Monsanto's 2015 Sustainability Report, released this month, is everything one would expect to see in a corporate sustainability report. It has goals. It has highlights of past accomplishments. It reflects Monsanto's considerable knowledge and research of the planet's endangered water systems, food and climate risks.
And to those ends, the report goes far beyond some companies' self-examination of CSR objectives and accomplishments. It addresses the need for corporate social responsibility (CSR) and the need for accountability that is driving business today. In 2015, Monsanto did this by a variety of means that, in and of themselves, provide leadership:
Of course, that's just a shortlist of the things the company has highlighted in its priorities.
Still, the question that is often asked with CSR reports -- and would certainly appear to apply here -- is: Does it go far enough?
Is an 8.75 percent reduction in water expenditure sufficient for an industry that has built its commerce around global water availability? Has it developed ways to replace flood irrigation in soy and other fields with drip methods as companies in places like Israel have? (Monsanto indicated in its 2013 report that it is helping farmers to transition to more effective models, such as drip irrigation, particularly in wheat irrigation.)
Is 25 percent -- the original 2020 goal for reducing water usage -- going to meet the planet's needs in light of climate change?
Monsanto's success in meeting 73 percent of its goal to eradicate 20 percent of its greenhouse gas emissions is laudable. But does that perhaps mean it can do more?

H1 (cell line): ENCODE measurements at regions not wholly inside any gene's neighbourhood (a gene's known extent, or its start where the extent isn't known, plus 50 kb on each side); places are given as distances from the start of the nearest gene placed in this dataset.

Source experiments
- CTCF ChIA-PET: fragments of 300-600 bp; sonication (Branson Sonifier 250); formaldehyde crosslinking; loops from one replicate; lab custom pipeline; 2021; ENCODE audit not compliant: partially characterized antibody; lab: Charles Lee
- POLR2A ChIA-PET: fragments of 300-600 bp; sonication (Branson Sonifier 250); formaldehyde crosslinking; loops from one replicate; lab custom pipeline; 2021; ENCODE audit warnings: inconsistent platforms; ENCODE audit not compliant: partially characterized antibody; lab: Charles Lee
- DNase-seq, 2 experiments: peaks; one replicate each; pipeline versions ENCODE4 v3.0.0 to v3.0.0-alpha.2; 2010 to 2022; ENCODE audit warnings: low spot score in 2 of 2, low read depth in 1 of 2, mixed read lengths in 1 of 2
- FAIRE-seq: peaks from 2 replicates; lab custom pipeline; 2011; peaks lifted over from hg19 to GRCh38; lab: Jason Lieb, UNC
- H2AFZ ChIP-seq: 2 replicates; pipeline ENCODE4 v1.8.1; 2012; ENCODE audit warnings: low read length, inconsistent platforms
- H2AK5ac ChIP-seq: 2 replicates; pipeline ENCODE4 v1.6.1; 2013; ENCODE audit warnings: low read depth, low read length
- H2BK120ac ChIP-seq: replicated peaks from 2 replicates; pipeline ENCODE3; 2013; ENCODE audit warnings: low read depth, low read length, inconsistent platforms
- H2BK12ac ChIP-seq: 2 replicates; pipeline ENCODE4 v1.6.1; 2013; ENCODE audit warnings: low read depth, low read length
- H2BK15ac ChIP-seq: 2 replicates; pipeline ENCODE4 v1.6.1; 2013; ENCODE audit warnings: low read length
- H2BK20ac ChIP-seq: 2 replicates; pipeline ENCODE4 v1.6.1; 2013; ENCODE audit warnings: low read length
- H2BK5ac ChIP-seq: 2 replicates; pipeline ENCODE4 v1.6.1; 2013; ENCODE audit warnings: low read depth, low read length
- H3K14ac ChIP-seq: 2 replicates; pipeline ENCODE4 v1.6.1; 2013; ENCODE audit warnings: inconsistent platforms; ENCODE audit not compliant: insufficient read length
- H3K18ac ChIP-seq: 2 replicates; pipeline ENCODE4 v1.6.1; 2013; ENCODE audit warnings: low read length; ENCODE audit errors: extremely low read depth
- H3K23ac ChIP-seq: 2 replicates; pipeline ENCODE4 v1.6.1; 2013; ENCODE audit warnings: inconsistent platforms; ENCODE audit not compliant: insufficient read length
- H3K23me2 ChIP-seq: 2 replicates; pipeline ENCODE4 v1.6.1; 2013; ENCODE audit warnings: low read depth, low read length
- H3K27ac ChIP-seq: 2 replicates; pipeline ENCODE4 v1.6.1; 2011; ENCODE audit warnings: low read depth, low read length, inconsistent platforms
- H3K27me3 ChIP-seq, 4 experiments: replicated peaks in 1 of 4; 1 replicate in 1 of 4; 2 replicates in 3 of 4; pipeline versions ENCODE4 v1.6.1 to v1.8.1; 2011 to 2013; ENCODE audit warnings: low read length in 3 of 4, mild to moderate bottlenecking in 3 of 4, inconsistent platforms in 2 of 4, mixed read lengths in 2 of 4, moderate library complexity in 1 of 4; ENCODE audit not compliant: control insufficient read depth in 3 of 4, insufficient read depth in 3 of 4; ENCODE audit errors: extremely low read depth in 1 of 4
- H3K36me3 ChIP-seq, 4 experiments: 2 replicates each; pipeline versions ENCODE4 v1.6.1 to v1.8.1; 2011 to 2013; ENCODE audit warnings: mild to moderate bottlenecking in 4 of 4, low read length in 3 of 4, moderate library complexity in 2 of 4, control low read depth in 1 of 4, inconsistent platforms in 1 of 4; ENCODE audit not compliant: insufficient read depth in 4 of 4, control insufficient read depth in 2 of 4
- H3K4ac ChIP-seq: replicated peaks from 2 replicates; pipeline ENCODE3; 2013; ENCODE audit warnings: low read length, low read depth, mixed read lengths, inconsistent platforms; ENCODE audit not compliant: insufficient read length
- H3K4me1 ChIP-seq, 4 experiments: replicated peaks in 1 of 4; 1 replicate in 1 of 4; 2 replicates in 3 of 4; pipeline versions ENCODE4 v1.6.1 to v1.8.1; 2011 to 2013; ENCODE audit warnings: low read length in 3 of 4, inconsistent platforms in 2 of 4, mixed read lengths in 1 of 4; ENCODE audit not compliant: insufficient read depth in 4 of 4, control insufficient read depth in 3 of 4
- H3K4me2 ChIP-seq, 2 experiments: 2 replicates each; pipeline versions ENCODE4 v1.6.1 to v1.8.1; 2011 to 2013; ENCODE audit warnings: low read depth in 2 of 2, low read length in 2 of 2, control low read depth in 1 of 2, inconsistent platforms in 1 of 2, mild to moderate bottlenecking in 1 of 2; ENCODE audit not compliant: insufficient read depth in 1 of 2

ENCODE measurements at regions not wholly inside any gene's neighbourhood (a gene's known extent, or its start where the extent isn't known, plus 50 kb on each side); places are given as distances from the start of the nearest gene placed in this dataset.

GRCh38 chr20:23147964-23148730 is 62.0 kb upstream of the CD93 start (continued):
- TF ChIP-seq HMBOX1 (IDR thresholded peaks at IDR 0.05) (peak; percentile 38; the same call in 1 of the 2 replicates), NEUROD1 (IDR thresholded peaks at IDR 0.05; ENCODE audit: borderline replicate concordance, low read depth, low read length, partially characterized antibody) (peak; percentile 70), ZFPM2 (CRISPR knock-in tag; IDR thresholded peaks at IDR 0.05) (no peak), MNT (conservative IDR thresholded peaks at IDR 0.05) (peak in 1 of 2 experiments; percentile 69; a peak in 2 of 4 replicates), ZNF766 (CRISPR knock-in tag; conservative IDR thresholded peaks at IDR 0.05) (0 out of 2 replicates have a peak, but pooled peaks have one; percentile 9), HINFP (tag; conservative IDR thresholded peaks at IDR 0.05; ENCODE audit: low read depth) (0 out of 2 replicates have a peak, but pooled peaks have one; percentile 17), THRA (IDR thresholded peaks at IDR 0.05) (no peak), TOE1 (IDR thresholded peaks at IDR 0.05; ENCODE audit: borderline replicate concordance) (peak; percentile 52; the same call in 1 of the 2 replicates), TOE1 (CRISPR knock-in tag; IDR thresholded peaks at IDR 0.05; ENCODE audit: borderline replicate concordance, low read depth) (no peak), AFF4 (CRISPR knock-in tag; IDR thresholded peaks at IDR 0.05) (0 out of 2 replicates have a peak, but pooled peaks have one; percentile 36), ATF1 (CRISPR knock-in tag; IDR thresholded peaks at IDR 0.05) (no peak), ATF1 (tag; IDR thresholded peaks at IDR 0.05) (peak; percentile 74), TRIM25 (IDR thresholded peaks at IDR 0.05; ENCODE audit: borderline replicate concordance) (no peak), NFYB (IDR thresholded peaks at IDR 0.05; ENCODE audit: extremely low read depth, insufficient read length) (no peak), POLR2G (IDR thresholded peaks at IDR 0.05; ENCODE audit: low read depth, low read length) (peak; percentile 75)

And has it addressed the issues that communities have identified over the past few years? Has it taken on consumer concerns adequately enough to guarantee that their rights are protected and supported by laws and new legislation?
In the past three years, Monsanto has dedicated more than $20 million to defeat GMO-labeling bills in the U.S. In each of the past eight years, it has consistently outspent all other agribusiness entities in political spending. Yet these efforts seem to be in stark contrast to what surveys and polls consistently show consumers want. More than 90 percent of those polled in have said they want GMO products labeled and oppose efforts to limit that transparency. No doubt Monsanto would agree: A huge part of being a responsible company is listening to and supporting its customer base, including the consumers its B2B commerce benefits from.
And of course, another aspect is addressing and supporting resilient communities. Since at least 2015, four cities -- San Jose, California, Seattle and Spokane, Washington, and South Wales, U.K. -- have taken legal action against Monsanto for pollution of waterways and property from chemicals the company is alleged to have discharged when it dealt in chemical manufacturing.
Although Monsanto has told at least one U.S. litigant that it "is not responsible for the costs alleged in this matter," the company agreed to contribute to cleanup in Wales where chemicals were dumped during that same time-frame. Will Monsanto take steps to dialogue with and meet the environmental needs of U.S. cities as they work to meet the guidelines of the Clean Water Act?
Corporate social responsibility reports have become a platform to show the goodness of a company's actions and intentions. At a time when we are facing the impacts of global warming, however, these reports have also become a gauge by which consumers critique how a company's goals measure up against the risks they and their communities are facing.
If Monsanto wants to hear real applause to its accomplishments, aggressively addressing those things that really hit home for local communities, like controversial legal rights, pollution eradication and water security, would reinforce the value and the message of its next sustainability report. It will be interesting to see how the rest of 2016 shapes up.